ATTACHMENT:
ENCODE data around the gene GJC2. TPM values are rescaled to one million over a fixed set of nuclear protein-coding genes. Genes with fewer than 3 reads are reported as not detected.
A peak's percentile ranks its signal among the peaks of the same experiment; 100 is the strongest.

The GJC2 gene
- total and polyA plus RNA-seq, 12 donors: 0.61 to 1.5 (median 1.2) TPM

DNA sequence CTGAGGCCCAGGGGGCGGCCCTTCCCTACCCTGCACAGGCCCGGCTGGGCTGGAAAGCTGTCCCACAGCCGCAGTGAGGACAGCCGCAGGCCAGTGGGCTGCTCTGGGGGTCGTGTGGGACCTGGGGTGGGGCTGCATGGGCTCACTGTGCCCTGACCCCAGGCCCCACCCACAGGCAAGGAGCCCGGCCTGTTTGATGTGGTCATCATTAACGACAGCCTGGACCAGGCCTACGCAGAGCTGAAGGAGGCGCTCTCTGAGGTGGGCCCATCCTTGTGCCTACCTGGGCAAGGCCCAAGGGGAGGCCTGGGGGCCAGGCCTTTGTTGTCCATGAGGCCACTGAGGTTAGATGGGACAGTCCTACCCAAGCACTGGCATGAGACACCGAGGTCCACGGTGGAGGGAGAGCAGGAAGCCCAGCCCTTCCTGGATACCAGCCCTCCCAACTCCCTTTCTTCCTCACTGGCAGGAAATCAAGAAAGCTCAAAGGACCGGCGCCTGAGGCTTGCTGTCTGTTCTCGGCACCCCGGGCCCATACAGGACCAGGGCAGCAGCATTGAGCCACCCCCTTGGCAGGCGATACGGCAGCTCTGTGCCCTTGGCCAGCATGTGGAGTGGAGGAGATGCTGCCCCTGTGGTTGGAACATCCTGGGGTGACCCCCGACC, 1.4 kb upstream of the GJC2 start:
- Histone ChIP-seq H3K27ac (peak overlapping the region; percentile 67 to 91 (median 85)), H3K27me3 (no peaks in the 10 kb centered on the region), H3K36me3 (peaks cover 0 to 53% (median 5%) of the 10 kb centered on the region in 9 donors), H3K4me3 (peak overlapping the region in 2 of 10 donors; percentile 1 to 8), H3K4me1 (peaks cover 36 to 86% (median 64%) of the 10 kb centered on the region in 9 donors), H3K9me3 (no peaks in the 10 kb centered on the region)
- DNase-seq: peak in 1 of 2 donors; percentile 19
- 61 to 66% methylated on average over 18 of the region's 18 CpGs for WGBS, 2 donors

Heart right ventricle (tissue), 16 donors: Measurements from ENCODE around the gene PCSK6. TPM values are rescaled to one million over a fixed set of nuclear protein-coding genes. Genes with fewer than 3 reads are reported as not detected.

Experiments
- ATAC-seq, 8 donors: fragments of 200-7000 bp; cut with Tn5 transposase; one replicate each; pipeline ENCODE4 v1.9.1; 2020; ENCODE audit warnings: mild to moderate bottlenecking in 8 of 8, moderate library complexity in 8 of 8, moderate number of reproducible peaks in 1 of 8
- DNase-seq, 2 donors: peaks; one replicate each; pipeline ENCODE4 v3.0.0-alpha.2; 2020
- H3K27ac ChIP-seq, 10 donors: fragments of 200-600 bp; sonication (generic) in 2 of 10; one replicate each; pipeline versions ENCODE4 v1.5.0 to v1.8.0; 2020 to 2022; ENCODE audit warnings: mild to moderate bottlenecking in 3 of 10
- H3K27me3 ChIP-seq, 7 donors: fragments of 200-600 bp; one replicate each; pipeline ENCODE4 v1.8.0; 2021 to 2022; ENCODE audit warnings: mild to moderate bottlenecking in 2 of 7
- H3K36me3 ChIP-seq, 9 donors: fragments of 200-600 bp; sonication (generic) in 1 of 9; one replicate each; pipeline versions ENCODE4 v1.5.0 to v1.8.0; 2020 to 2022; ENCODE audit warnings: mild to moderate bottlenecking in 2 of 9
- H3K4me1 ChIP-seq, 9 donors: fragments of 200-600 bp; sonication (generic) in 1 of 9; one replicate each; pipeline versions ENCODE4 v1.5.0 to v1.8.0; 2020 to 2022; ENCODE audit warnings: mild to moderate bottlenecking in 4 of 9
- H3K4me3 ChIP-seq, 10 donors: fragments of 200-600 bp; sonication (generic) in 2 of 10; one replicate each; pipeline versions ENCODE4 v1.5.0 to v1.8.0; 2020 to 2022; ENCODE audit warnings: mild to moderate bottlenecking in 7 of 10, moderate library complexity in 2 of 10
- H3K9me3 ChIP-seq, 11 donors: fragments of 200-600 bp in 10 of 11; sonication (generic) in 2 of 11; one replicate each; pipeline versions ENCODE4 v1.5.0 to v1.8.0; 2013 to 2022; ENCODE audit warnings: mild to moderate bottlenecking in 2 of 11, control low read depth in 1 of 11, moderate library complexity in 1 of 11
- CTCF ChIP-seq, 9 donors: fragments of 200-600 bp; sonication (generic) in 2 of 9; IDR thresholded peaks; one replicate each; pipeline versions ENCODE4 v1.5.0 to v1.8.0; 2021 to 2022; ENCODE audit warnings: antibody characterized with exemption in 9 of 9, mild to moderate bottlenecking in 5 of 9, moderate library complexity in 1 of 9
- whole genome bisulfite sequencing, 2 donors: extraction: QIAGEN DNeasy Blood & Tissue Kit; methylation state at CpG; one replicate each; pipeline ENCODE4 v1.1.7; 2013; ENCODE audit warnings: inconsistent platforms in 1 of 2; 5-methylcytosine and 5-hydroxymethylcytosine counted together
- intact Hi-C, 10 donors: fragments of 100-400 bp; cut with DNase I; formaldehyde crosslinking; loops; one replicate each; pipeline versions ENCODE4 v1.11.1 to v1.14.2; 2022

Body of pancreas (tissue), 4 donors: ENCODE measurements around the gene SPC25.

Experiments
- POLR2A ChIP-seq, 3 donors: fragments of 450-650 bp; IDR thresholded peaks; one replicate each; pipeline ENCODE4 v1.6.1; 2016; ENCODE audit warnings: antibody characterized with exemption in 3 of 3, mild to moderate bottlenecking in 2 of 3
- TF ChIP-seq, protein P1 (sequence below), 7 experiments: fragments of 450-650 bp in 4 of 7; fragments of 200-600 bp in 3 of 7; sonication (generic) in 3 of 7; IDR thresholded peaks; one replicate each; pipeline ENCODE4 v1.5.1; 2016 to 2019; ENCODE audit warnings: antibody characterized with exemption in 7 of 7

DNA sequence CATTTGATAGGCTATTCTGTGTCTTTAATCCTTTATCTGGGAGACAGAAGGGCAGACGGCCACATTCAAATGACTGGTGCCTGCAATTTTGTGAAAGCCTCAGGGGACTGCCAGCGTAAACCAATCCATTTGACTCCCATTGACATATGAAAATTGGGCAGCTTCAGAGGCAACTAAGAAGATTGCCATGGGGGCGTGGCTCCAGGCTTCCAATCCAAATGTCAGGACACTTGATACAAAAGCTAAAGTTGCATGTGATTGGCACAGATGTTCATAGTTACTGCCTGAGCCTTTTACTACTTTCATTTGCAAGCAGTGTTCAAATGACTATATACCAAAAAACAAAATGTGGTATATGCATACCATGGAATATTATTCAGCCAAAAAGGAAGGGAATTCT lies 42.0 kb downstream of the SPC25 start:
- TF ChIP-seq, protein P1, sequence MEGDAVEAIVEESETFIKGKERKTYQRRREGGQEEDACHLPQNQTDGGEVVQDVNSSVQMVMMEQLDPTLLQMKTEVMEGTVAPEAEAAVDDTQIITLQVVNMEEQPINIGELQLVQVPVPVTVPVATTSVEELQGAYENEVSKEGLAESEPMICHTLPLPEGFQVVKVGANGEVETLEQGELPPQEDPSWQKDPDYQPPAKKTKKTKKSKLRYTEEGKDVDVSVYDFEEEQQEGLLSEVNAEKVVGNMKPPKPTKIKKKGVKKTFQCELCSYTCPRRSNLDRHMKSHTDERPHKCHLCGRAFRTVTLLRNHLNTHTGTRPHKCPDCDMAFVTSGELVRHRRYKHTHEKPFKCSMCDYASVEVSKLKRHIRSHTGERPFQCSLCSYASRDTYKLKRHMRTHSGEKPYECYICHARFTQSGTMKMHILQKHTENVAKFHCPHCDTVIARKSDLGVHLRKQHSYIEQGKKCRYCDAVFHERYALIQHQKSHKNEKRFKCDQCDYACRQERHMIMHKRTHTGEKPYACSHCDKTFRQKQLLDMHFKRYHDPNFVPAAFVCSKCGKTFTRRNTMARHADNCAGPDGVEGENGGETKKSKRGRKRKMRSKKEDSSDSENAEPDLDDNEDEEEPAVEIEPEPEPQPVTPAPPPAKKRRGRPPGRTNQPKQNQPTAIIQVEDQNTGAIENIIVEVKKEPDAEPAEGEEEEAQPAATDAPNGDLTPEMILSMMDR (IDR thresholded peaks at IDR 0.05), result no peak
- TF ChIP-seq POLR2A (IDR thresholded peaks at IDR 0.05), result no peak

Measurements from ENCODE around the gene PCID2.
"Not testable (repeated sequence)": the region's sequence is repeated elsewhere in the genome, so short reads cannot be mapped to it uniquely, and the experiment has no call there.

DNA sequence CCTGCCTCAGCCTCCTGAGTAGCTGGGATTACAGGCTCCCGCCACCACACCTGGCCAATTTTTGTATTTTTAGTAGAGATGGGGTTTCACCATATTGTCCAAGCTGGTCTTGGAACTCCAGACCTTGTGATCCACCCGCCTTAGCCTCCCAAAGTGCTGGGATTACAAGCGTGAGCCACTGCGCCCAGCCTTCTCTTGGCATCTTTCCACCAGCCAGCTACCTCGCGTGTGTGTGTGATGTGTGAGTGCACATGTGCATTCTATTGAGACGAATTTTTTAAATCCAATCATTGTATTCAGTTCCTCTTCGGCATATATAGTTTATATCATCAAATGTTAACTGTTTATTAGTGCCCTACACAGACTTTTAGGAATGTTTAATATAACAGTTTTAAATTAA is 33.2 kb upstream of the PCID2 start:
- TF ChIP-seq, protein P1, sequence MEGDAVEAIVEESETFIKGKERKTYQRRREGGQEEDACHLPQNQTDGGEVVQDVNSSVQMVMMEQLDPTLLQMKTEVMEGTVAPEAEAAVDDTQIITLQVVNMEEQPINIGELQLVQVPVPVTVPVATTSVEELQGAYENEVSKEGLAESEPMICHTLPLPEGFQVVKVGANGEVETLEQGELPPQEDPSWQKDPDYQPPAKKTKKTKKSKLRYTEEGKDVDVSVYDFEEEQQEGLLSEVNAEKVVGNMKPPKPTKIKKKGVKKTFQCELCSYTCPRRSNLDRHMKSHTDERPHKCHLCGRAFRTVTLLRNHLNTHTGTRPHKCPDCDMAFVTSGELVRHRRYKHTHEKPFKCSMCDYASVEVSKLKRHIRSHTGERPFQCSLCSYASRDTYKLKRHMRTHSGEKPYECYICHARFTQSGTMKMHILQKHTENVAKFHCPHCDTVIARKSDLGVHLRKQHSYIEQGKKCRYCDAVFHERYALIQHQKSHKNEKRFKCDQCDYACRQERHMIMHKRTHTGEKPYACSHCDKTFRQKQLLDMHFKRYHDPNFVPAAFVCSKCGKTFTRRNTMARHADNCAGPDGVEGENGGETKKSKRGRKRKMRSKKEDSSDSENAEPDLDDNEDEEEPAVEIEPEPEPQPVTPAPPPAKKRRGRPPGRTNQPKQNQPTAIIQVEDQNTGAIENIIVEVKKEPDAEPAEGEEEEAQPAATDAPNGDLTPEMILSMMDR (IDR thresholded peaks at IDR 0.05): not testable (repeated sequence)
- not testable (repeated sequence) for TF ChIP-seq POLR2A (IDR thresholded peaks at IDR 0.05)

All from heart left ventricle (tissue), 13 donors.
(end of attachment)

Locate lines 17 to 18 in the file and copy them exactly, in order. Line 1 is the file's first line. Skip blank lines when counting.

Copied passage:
- H3K4me3 ChIP-seq, 10 donors: fragments of 200-600 bp; sonication (generic) in 2 of 10; one replicate each; pipeline versions ENCODE4 v1.5.0 to v1.8.0; 2020 to 2022; ENCODE audit warnings: mild to moderate bottlenecking in 7 of 10, moderate library complexity in 2 of 10
- H3K9me3 ChIP-seq, 11 donors: fragments of 200-600 bp in 10 of 11; sonication (generic) in 2 of 11; one replicate each; pipeline versions ENCODE4 v1.5.0 to v1.8.0; 2013 to 2022; ENCODE audit warnings: mild to moderate bottlenecking in 2 of 11, control low read depth in 1 of 11, moderate library complexity in 1 of 11